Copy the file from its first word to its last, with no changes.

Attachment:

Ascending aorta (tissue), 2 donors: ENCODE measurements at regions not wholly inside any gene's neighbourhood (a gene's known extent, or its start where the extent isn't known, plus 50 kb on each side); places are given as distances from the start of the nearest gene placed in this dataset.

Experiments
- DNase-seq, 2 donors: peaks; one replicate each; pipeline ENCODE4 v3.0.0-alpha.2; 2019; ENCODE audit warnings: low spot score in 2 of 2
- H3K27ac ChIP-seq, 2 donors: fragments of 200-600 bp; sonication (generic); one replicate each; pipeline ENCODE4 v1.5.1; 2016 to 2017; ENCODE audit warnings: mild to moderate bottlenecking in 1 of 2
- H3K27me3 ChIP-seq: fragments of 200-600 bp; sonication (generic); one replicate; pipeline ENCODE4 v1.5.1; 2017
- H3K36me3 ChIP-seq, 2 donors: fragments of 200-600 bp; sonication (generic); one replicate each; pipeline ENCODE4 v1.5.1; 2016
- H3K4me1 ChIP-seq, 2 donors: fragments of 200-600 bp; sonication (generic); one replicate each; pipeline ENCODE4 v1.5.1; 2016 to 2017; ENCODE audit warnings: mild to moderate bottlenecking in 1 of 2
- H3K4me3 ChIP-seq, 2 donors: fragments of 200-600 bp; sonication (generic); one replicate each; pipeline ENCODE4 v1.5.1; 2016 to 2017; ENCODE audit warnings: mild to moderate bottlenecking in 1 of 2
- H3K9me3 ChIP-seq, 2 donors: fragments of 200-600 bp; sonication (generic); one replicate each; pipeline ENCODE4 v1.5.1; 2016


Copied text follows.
Ascending aorta (tissue), 2 donors: ENCODE measurements at regions not wholly inside any gene's neighbourhood (a gene's known extent, or its start where the extent isn't known, plus 50 kb on each side); places are given as distances from the start of the nearest gene placed in this dataset.

Experiments
- DNase-seq, 2 donors: peaks; one replicate each; pipeline ENCODE4 v3.0.0-alpha.2; 2019; ENCODE audit warnings: low spot score in 2 of 2
- H3K27ac ChIP-seq, 2 donors: fragments of 200-600 bp; sonication (generic); one replicate each; pipeline ENCODE4 v1.5.1; 2016 to 2017; ENCODE audit warnings: mild to moderate bottlenecking in 1 of 2
- H3K27me3 ChIP-seq: fragments of 200-600 bp; sonication (generic); one replicate; pipeline ENCODE4 v1.5.1; 2017
- H3K36me3 ChIP-seq, 2 donors: fragments of 200-600 bp; sonication (generic); one replicate each; pipeline ENCODE4 v1.5.1; 2016
- H3K4me1 ChIP-seq, 2 donors: fragments of 200-600 bp; sonication (generic); one replicate each; pipeline ENCODE4 v1.5.1; 2016 to 2017; ENCODE audit warnings: mild to moderate bottlenecking in 1 of 2
- H3K4me3 ChIP-seq, 2 donors: fragments of 200-600 bp; sonication (generic); one replicate each; pipeline ENCODE4 v1.5.1; 2016 to 2017; ENCODE audit warnings: mild to moderate bottlenecking in 1 of 2
- H3K9me3 ChIP-seq, 2 donors: fragments of 200-600 bp; sonication (generic); one replicate each; pipeline ENCODE4 v1.5.1; 2016